police power of the state as regulating it with a view to protect life from its
dangers; and that the state might, under that power, require railroads to be so
constructed, maintained, and operated, and so protected and inclosed, that they
would injure as little as possible the farms or lands through or alongside of
which they run; and that the legislation of the state having this object in view
was valid.

It was objected below that the statute, as thus interpreted, denied to the railroad
companies the equal protection of the laws of the state, as required by the first
section of the fourteenth amendment. The point of the objection, as indicated in
the opinion of the supreme court, so far as we can understand it, was this: That
the statute, in requiring railway companies to fence their roads, was a police
regulation, having for its object to prevent animals from getting on the tracks,
and the consequent danger of injury to the animals themselves and to railway
passengers and employes; and, therefore, to impose penalties and authorize a
recovery of damages for noncompliance with the law for other than the
resultant injuries to animals and railway passengers and employes was in excess
of the police power of the state, and a departure from its general law, which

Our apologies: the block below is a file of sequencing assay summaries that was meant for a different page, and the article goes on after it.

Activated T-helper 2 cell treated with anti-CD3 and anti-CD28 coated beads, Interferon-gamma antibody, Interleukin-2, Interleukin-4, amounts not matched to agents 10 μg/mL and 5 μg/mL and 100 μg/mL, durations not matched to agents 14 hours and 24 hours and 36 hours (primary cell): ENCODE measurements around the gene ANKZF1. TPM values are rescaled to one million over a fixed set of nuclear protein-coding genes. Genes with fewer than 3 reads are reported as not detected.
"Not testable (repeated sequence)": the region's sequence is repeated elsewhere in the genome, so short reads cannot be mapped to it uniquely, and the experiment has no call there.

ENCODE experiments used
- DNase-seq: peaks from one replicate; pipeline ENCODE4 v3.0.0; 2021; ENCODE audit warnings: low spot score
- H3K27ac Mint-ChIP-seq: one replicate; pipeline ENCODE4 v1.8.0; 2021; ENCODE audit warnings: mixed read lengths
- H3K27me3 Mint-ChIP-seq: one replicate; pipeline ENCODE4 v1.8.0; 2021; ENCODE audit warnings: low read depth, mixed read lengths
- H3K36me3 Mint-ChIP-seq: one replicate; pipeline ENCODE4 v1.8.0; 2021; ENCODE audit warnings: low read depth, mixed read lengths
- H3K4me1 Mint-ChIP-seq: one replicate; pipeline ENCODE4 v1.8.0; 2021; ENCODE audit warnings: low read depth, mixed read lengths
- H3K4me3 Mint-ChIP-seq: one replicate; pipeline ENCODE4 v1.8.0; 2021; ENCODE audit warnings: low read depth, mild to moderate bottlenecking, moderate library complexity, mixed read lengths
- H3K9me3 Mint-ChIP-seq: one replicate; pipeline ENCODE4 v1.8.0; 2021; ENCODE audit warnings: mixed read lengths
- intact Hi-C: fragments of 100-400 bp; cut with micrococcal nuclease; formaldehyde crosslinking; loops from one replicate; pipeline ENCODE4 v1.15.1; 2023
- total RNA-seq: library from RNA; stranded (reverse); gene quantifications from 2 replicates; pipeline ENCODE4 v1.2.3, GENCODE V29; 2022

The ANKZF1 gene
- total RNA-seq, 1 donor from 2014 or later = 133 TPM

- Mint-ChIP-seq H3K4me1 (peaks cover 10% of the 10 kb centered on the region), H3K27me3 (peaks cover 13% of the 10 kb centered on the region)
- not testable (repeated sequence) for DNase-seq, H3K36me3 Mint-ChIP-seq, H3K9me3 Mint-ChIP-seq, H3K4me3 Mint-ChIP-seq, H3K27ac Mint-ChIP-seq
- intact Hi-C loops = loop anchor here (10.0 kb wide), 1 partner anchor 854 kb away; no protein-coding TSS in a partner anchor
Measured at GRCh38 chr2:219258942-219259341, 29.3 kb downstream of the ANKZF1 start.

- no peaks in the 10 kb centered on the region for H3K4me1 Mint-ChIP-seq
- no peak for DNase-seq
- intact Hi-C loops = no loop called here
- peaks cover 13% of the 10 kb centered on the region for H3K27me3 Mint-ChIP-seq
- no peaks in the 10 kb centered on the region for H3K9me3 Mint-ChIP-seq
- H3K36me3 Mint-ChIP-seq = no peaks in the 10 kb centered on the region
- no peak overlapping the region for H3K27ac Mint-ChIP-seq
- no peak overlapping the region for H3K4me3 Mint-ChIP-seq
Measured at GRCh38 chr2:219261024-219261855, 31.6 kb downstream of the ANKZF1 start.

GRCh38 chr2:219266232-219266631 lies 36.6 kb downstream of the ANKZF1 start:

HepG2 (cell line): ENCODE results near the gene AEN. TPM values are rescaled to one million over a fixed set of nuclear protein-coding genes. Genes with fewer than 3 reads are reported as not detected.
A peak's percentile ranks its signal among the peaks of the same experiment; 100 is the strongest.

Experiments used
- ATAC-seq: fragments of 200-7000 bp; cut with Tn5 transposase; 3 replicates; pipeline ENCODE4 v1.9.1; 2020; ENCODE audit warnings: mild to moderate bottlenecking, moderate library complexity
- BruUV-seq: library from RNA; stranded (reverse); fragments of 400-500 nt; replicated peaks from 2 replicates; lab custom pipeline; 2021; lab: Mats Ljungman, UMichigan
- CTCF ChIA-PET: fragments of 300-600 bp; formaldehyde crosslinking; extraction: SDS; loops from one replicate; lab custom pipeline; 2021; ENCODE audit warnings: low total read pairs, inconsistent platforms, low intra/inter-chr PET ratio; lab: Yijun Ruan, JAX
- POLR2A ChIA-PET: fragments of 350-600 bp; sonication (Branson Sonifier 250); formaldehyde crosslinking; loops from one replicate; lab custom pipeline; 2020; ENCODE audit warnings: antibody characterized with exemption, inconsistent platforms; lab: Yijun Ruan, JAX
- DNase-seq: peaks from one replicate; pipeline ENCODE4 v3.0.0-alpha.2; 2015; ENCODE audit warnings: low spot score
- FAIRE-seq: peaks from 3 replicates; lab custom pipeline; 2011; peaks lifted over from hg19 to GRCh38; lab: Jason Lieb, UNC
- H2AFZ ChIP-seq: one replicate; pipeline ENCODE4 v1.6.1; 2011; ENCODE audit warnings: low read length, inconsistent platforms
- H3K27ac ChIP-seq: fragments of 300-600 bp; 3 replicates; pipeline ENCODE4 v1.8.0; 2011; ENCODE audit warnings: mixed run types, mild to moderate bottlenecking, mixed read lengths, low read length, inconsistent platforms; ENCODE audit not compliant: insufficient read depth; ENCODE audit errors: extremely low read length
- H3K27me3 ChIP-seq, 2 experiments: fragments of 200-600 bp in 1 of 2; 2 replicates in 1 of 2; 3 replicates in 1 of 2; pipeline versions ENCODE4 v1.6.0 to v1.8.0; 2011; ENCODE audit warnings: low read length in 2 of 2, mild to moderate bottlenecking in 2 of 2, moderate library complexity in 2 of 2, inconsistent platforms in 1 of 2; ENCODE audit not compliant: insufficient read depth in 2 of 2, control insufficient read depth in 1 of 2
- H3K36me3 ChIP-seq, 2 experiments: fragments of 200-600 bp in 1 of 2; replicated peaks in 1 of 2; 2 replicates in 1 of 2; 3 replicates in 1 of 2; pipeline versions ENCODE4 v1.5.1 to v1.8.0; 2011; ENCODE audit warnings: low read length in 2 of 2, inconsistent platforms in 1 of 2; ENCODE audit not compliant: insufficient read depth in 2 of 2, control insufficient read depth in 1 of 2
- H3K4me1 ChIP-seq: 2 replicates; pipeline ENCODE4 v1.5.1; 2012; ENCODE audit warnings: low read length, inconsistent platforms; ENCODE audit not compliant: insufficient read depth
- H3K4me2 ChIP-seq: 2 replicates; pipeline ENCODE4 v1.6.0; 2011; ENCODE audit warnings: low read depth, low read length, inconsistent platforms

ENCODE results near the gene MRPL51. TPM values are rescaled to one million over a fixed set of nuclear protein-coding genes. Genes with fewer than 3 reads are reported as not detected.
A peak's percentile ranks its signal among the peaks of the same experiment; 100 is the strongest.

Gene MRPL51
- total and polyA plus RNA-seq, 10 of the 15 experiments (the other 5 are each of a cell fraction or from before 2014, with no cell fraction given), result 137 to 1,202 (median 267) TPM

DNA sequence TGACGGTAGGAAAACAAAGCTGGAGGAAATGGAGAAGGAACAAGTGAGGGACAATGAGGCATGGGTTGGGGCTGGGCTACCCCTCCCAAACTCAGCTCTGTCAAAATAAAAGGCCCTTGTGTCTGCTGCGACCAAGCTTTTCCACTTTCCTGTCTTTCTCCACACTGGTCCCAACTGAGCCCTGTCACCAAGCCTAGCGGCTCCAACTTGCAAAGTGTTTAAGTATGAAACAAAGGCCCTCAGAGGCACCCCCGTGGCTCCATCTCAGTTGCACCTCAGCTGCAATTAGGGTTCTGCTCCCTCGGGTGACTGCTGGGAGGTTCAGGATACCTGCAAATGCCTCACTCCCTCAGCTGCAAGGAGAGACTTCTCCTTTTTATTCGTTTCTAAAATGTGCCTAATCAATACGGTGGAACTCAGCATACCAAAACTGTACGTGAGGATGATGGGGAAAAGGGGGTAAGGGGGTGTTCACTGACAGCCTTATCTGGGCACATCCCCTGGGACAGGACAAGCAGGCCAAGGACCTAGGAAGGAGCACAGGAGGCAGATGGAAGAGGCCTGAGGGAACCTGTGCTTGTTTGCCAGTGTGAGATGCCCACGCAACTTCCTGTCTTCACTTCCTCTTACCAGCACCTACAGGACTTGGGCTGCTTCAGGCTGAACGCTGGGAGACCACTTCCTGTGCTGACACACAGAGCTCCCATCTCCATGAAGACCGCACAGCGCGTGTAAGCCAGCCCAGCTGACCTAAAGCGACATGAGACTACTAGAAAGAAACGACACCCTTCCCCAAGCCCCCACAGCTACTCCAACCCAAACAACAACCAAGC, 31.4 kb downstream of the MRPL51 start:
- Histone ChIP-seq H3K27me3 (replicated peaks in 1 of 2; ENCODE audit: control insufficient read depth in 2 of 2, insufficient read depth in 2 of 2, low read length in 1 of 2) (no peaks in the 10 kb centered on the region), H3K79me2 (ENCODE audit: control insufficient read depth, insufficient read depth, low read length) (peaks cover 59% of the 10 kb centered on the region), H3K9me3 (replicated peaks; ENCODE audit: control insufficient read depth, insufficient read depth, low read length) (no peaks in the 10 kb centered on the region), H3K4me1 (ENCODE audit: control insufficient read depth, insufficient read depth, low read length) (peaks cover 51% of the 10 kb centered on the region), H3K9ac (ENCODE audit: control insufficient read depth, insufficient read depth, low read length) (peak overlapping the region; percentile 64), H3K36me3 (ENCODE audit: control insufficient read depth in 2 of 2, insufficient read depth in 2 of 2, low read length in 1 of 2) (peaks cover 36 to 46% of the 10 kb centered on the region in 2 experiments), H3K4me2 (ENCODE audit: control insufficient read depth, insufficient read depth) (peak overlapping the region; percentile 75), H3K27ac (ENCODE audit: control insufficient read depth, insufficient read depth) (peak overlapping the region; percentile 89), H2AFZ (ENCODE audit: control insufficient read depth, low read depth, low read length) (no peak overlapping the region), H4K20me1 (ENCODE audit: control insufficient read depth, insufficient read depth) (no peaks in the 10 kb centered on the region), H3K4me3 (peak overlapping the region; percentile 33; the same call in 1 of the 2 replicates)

imposed penalties and damages only for the direct injuries sought to be
prevented, and did not extent them so as to cover consequential and possible
resulting injuries.

The answer to this is that there is no inhibition upon a state to impose such
penalties for disregard of its police regulations as will insure prompt obedience
to their requirements. For what injuries the party violating their requirements
shall be liable, whether immediate or remote, is a matter of legislative
discretion. The operating of railroads without fences and cattle guards
undoubtedly increases the danger which attends the operation of all railroads. It
is only by such fences and guards that the straying of cattle, running at large,
upon the tracks can be prevented, and security had against accidents from that
source; and the extent of the penalties which should be imposed by the state for
any disregard of its legislation in that respect is a matter entirely within its